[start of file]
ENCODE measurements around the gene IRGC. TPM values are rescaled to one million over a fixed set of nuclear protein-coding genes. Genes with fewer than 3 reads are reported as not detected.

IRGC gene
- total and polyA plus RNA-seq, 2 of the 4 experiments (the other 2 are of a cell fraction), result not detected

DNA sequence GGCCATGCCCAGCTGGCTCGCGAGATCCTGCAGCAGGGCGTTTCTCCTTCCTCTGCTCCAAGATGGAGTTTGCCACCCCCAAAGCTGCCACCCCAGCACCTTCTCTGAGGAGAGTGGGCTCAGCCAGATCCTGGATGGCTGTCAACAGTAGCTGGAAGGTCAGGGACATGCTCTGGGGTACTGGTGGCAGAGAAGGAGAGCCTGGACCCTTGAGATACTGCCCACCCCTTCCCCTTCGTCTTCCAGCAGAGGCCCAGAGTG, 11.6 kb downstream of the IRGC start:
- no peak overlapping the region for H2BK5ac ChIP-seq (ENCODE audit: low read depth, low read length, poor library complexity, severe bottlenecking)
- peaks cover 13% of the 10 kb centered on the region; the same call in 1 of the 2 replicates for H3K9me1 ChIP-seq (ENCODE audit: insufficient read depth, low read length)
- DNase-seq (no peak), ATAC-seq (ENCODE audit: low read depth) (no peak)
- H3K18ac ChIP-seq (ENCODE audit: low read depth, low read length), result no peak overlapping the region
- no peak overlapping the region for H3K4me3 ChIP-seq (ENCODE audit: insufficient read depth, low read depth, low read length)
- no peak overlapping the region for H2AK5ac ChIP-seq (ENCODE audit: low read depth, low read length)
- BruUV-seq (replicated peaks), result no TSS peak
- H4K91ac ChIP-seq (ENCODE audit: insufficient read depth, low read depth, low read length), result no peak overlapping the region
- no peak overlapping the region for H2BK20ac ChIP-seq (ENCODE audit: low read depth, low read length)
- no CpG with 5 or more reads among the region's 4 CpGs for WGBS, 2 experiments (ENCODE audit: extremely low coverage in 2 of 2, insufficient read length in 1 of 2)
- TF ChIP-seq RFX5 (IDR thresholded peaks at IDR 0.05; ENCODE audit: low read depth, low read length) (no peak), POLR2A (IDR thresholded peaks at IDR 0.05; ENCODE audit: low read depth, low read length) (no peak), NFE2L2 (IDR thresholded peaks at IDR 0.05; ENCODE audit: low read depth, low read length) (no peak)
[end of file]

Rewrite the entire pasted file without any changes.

ENCODE measurements around the gene IRGC. TPM values are rescaled to one million over a fixed set of nuclear protein-coding genes. Genes with fewer than 3 reads are reported as not detected.

IRGC gene
- total and polyA plus RNA-seq, 2 of the 4 experiments (the other 2 are of a cell fraction), result not detected

DNA sequence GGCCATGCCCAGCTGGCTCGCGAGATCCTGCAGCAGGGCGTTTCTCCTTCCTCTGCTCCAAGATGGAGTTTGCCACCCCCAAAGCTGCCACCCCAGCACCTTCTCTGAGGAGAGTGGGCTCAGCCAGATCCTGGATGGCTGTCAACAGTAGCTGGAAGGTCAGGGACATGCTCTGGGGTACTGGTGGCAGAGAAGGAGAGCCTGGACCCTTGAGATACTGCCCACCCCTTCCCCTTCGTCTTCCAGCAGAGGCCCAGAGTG, 11.6 kb downstream of the IRGC start:
- no peak overlapping the region for H2BK5ac ChIP-seq (ENCODE audit: low read depth, low read length, poor library complexity, severe bottlenecking)
- peaks cover 13% of the 10 kb centered on the region; the same call in 1 of the 2 replicates for H3K9me1 ChIP-seq (ENCODE audit: insufficient read depth, low read length)
- DNase-seq (no peak), ATAC-seq (ENCODE audit: low read depth) (no peak)
- H3K18ac ChIP-seq (ENCODE audit: low read depth, low read length), result no peak overlapping the region
- no peak overlapping the region for H3K4me3 ChIP-seq (ENCODE audit: insufficient read depth, low read depth, low read length)
- no peak overlapping the region for H2AK5ac ChIP-seq (ENCODE audit: low read depth, low read length)
- BruUV-seq (replicated peaks), result no TSS peak
- H4K91ac ChIP-seq (ENCODE audit: insufficient read depth, low read depth, low read length), result no peak overlapping the region
- no peak overlapping the region for H2BK20ac ChIP-seq (ENCODE audit: low read depth, low read length)
- no CpG with 5 or more reads among the region's 4 CpGs for WGBS, 2 experiments (ENCODE audit: extremely low coverage in 2 of 2, insufficient read length in 1 of 2)
- TF ChIP-seq RFX5 (IDR thresholded peaks at IDR 0.05; ENCODE audit: low read depth, low read length) (no peak), POLR2A (IDR thresholded peaks at IDR 0.05; ENCODE audit: low read depth, low read length) (no peak), NFE2L2 (IDR thresholded peaks at IDR 0.05; ENCODE audit: low read depth, low read length) (no peak)